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Long term trend of Financial assets in India

Long term trend of Financial assets in India

Indians are fairly conservative when it comes to equity investments and mutual funds. A fairly large percentage of population considers real estate, fixed deposits and gold as the go-to investments and will run the other way from equities and to a lesser extent from mutual funds.

But is the situation improving? Will we see more participation from more of the populace? What does it mean for the stock market over the long term.

(Long term - “How long is long term ?” is a common question that i see. People have many interpretations of what long term is. My definition of long term is > 5 years)

Let us try and answer this via a few simple charts below.

Exhibit A:  Credit Suisse 2018 global wealth report

Snapshot from Credit Suisse global wealth report 2018 for India -  USD per adult

Snapshot from Credit Suisse global wealth report 2018 for India - USD per adult

There are two clear positives

  1. There is a general trend towards financial assets away from real assets. (Whether that is a good sign is debatable given the way the banks are being run)

  2. The Debt load that the average Indian carries as a percentage of overall net-worth is small (11% of gross assets) compared to the global average.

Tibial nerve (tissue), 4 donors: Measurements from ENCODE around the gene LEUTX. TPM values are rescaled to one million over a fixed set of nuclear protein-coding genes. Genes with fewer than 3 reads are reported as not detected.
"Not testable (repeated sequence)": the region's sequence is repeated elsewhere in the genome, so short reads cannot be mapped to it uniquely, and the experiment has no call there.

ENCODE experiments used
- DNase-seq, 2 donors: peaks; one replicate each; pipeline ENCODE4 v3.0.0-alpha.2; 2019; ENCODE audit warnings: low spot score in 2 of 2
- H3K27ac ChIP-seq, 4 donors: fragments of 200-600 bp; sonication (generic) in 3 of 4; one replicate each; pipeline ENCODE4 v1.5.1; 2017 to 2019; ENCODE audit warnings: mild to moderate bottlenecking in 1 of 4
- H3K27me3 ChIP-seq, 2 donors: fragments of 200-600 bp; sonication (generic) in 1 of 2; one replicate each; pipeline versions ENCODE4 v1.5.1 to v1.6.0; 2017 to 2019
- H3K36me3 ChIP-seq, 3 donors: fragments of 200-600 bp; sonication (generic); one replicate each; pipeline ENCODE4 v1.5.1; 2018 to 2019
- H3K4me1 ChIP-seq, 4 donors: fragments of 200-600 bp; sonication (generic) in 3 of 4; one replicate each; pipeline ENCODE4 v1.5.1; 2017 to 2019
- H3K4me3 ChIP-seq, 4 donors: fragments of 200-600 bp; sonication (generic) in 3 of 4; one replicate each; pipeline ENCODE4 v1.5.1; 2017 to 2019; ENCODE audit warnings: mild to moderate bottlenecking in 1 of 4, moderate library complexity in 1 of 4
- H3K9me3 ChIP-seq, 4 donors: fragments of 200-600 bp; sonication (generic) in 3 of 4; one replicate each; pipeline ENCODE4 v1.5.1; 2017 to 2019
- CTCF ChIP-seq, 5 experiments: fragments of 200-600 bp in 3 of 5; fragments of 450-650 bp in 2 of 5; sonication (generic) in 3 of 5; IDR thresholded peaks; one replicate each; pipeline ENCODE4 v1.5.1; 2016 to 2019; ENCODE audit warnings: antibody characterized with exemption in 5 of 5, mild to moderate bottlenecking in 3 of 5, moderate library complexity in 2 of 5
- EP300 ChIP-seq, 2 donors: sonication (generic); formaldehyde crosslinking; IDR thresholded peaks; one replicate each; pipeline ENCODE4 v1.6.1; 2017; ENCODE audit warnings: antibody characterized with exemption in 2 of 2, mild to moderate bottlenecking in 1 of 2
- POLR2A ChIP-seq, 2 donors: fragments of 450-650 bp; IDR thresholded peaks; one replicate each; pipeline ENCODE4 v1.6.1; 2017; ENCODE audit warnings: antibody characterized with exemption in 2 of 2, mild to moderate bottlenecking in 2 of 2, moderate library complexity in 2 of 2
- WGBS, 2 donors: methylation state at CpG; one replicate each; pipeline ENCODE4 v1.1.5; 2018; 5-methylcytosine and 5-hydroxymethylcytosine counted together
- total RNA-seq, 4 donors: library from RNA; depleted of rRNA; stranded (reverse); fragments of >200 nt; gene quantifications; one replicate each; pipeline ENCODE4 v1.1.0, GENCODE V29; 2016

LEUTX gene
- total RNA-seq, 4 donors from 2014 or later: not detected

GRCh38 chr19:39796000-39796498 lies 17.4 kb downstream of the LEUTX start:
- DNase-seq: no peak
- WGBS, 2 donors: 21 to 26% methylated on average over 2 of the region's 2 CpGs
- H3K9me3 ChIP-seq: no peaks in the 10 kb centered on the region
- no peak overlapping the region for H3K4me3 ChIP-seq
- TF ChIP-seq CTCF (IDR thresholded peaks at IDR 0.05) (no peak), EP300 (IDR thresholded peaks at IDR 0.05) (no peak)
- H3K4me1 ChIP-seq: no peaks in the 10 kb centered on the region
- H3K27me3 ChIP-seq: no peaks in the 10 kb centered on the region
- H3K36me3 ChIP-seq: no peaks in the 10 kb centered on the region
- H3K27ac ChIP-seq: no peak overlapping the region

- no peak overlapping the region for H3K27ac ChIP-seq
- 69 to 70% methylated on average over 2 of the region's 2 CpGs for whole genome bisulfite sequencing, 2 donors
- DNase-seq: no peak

Exhibit B: Mutual fund inflows

AMFI - mutual fund inflows

AMFI - mutual fund inflows

Mutual fund inflows is a very good indication of the move towards financial assets. (except maybe in bear markets - when it is generally reversed)

Exhibit C : Working age population

Working age population comparison

Working age population comparison

The so called “demographic dividend” is a positive for India but I probably need to add a caveat around the government’s ability to create policies that are conducive to allow the country to reap this dividend.

Exhibit D : Urbanisation

Screen Shot 2018-11-10 at 12.52.18 PM.png

Increased urbanisation is generally viewed as a positive because it leads to

  • Better efficiencies

  • Increased production

  • Increased consumption

  • Convenience

  • Better access to services

All of these factors bodes well for the market.

So in conclusion, the Indian market definitely has a lot going for it. So if you are in it for the long run, I am sure you will reap good rewards. Remain patient, be invested and follow your FIRE principles.






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